Effectively releasing employees can be a challenging endeavor. Most importantly follow these 5 Dos and 3 Don’ts.
Confidential Positions that are NOT Advertised
Employees quite often let their manager know they are leaving well before it is know to HR. The employee may be planning on retiring, or a spouse may be contemplating relocation or an illness may potentially force them to leave their job. But they are not ready to widely publicize the fact they are leaving.
New positions that are created by a new contract, new technology or project also create an opportunity.
Also there are positions that are held by someone who is either on probation or on the verge of being fired.
All these opportunities are known to the hiring manager, but may not be publicized to HR or other employees. This provides you with the golden opportunity to land a great position, but only if the hiring manager knows you are available and will be a great hire.
If you possess expertise, start a blog filled with content showing your knowledge. LinkedIn has made it very easy for you to be published. It’s as simple as clicking on the “Write an article” button and begin writing. It is as simple as that – this builds your credibility and brand. The second best thing would be to comment on LinkedIn posts being written by other experts in your field.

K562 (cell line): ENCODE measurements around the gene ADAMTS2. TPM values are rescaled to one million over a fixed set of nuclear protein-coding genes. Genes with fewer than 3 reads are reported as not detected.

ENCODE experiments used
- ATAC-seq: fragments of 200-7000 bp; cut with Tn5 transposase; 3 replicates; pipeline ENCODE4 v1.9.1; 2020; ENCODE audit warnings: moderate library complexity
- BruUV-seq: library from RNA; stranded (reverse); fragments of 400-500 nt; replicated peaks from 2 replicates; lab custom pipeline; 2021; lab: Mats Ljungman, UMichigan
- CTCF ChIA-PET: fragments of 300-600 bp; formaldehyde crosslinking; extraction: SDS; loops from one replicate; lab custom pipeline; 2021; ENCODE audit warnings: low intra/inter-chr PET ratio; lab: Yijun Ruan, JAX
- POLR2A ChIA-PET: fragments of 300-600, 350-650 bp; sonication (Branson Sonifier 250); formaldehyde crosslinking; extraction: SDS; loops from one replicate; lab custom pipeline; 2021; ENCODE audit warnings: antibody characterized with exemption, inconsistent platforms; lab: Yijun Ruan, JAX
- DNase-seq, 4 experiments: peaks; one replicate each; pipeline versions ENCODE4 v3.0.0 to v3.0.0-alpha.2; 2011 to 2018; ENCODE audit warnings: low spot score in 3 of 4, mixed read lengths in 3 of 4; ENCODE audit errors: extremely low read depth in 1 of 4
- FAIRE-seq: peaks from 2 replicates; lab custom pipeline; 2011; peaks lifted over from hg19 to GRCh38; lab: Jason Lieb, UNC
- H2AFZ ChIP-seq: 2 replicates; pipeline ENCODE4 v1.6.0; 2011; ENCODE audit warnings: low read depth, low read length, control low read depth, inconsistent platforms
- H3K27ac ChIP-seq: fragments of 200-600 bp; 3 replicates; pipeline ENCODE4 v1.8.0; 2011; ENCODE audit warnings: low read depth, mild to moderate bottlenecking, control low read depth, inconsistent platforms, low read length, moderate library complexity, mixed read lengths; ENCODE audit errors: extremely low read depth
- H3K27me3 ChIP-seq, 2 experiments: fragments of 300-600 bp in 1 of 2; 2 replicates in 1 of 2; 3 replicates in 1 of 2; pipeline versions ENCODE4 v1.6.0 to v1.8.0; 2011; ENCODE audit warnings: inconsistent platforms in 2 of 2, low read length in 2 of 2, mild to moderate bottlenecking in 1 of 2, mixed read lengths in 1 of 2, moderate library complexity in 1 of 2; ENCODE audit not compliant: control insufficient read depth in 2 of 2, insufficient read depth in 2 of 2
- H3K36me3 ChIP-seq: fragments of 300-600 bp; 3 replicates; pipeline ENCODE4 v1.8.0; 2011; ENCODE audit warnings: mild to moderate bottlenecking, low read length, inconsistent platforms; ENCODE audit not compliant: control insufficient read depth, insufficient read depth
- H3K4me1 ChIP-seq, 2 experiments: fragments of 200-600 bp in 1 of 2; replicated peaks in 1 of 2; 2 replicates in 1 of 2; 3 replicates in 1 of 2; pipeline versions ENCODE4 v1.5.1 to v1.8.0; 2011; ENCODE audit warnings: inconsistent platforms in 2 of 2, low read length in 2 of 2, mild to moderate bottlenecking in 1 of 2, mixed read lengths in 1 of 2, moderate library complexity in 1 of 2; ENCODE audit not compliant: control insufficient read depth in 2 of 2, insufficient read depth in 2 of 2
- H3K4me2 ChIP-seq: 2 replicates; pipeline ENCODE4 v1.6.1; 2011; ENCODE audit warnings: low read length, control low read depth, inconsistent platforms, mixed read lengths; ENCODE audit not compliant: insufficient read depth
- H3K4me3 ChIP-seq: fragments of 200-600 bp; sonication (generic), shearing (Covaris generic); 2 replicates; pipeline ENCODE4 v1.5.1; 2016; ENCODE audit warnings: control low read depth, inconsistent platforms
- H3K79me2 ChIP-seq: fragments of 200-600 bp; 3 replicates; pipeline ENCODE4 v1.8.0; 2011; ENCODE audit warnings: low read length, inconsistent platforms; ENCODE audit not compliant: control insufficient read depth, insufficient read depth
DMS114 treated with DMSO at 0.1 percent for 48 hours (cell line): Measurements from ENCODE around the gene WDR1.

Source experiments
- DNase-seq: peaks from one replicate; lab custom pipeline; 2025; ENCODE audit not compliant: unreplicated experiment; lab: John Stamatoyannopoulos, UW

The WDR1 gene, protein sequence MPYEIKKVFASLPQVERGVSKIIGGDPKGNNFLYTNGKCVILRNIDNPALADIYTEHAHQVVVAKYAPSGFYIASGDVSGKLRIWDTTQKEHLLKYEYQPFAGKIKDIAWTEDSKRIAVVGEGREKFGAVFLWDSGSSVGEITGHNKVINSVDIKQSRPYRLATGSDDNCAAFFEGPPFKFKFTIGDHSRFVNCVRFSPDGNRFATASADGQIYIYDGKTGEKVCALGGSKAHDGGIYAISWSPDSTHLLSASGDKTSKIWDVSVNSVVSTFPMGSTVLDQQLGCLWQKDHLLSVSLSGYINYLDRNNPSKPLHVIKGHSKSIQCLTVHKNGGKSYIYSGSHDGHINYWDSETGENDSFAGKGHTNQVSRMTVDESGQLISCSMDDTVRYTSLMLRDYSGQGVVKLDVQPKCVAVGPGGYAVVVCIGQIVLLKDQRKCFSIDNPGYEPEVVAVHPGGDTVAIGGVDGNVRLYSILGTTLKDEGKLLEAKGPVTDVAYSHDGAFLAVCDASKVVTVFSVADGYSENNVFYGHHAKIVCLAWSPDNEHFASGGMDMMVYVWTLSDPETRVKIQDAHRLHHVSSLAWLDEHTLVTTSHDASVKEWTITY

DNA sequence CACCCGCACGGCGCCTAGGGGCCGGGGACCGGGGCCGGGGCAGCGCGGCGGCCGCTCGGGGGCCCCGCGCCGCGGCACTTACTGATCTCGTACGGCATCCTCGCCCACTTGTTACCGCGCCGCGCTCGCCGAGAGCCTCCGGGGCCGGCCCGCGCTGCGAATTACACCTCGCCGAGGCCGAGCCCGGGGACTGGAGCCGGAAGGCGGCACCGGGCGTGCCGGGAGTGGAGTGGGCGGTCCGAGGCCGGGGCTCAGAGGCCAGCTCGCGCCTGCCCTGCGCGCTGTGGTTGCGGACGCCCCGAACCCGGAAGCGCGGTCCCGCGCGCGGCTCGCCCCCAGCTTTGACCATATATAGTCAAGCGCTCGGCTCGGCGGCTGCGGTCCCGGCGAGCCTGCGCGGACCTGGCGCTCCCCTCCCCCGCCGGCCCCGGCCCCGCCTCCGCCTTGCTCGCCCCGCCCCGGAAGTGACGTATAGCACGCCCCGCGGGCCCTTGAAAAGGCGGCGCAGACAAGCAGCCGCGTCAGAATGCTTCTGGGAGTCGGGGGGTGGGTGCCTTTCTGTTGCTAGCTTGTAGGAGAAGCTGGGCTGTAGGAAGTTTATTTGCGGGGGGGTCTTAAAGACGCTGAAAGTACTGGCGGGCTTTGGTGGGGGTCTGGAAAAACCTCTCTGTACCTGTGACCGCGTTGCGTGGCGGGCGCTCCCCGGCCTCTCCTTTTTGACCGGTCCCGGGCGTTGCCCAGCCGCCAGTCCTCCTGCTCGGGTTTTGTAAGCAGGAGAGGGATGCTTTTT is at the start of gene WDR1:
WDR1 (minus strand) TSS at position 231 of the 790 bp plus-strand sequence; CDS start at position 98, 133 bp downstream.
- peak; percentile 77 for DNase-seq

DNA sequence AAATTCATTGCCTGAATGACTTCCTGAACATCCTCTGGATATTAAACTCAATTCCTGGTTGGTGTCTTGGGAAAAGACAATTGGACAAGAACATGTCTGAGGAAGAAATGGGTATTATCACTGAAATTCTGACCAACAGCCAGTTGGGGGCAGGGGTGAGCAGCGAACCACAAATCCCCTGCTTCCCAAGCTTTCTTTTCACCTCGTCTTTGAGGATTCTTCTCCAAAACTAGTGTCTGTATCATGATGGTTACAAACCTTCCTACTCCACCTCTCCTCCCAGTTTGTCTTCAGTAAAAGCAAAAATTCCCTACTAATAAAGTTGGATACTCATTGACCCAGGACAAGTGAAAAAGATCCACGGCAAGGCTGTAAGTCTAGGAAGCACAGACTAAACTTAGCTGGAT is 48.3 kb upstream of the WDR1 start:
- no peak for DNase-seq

Did you know, it is more important to stay connected when you are not currently employed? Past employers, supervisors, peers and subordinates, often hear about opportunities that could represent your next career move. They will only think of referring you if they know you are involved in a current job search. Seventy to eighty percent of individuals finding opportunities in today’s job market are the result of networking.
Written By Rick Christensen
Rick has been a career consultant for over 20 years, serving a very broad-based and diverse clientele. His specialties include effective group facilitation, one-on-one coaching and consultation at all levels including senior executives.